Research Fellow Trygve Mongstad lifts a little disc into the sunlight. The glass plate has a thin coating of vaporised magnesium-nickel hydride.
“These metallic hydrides are chemical compounds consisting of a metal bound with hydrogen,” he explains.
At the Institute for Energy Technology (IFE) at Kjeller, Norway, they do research on new powders of metal hydrides where one of the uses is in hydrogen fuel-cell cars.
When metal hydrides are heated the hydrogen can be released and used in fuel cells. But Mongstad isn’t working with hydrogen storage.
“Here at IFE’s solar energy department we are experimenting with exciting new uses for the characteristics of metal hydrides,” he says.
Mongstad hopes – but cannot say for sure – that metal hydrides can be put to the same use in solar cells as silicon.
So what’s wrong with silicon? Isn’t it environmentally friendly, clean and cheap? Didn’t the Norwegian solar cell firm REC recently have to lay off scores of employees because world market prices have plummeted?
“Solar cells are cheaper than ever but still not affordable enough for solar energy to compete on a large-scale with, for instance, coal-fired power plants,” says the researcher.
REC and the rest of the solar cell industry are experiencing hard times. But according to Mongstad these will pass. He thinks that in the long run demand will explode and new technologies will be entering the market.
From this perspective metal hydrides can be very promising. If Mongstad and his colleagues achieve their dreams, in five or ten years they can deliver cheap solar cells with an efficiency of over 20 percent.
Efficiency in this context means how much of the solar energy is converted into electricity. Solar cells in today’s market have an efficiency of 10 to 20 percent, depending on the technology used.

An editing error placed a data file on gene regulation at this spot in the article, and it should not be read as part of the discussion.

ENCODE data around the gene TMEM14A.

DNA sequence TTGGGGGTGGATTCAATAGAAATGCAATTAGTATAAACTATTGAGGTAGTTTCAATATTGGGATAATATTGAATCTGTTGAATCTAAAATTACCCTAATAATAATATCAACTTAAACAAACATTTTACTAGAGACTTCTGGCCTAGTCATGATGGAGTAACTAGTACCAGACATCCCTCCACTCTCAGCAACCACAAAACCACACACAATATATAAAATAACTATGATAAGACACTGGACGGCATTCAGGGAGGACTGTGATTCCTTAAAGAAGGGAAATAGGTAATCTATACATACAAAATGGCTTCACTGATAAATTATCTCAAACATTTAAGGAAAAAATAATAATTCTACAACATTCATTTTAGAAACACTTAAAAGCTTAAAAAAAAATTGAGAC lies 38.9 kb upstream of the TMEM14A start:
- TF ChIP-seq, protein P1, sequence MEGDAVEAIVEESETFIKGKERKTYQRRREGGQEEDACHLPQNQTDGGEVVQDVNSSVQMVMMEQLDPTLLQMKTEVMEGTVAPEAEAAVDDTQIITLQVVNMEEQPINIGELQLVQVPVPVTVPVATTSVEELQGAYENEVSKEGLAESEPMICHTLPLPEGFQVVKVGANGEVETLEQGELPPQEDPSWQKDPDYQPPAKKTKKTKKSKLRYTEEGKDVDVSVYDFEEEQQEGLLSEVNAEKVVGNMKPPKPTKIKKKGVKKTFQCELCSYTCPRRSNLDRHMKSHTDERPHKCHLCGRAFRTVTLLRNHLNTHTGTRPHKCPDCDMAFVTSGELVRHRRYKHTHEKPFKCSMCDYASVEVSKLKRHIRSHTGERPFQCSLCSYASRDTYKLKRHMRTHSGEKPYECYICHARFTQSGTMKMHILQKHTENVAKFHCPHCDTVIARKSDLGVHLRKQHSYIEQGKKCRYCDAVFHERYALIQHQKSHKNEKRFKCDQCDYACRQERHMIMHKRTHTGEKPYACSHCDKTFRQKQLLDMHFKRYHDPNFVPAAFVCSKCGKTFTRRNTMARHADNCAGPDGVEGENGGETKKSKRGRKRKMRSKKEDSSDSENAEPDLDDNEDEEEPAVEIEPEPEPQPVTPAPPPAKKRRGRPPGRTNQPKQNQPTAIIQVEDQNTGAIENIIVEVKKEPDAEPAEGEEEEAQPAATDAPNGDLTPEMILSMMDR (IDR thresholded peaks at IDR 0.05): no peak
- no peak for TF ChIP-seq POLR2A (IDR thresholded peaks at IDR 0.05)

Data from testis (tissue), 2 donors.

“An efficiency of up to 43 percent has been demonstrated. But these are extremely costly solar cells manufactured from very expensive materials,” he explains.
The use of multiple layers is exactly what could be the promising way to press those last watts out of solar cells.
“It’s not a case of metal hydrides or silicon. We envisage the use of both of them in layers,” says Mongstad.
By laying a thin layer of vaporized metal hydrides onto the thicker silicon cells, more of the colours in sunlight can be used and higher efficiency is achieved.
On the top layer researchers can add a metal hydride solar cell that absorbs light from the blue end of the sunlight spectrum.
The sunlight also shines into a normal silicon solar cell, which is most effective in utilising the energy of red light at the opposite end of the spectrum.
Various metal hydrides can be combined in this way, each of them particularly sensitive to different colour ranges. The use of different metals can be fine-tuned for maximum efficiency.
Metal hydrides also have their intrinsic advantages. The raw materials are readily available and consist of cheap metals and hydrogen. These materials are environmentally friendly and in this context non-toxic.
As the thickness is just one-hundredth of that of silicon cells, they require less energy to manufacture.
If Mongstad and his colleagues manage to create solar cells from metal hydrides, they can help get solar energy out of the doldrums.
“All the solar cell producers in the world are trying to get the price of solar power down,” he says.
Non-subsidised solar power is only cheap enough to be competitive a few places in the world, notably in California, Hawaii, parts of Australia, Spain and Italy.
But other countries are on their way. In Germany new solar power installations that can produce a total of 3 gigawatts were installed as recently as December last year.
“During the sunniest hour the country had in 2011, nearly a third of Germany’s power consumption came from solar energy,” says Mongstad.
The world’s second most populous country, India, is also on the threshold of the solar age. And if consumers in Africa had the funds for investing in small local solar power plants, they would start making a return on their investments after only two years, when compared to the diesel generators ubiquitously used today.
Most of the future solar power development will be in local installations, believes Mongstad. As solar cell prices drop and efficiency mounts, the transmission of power from one place to another will represent a relatively higher share of total costs.
“The sun shines all over the place! I think we will be seeing some thrilling developments in solar power in the next decades. Maybe solar cells based on metal hydrides will help fuel this development,” says Mongstad.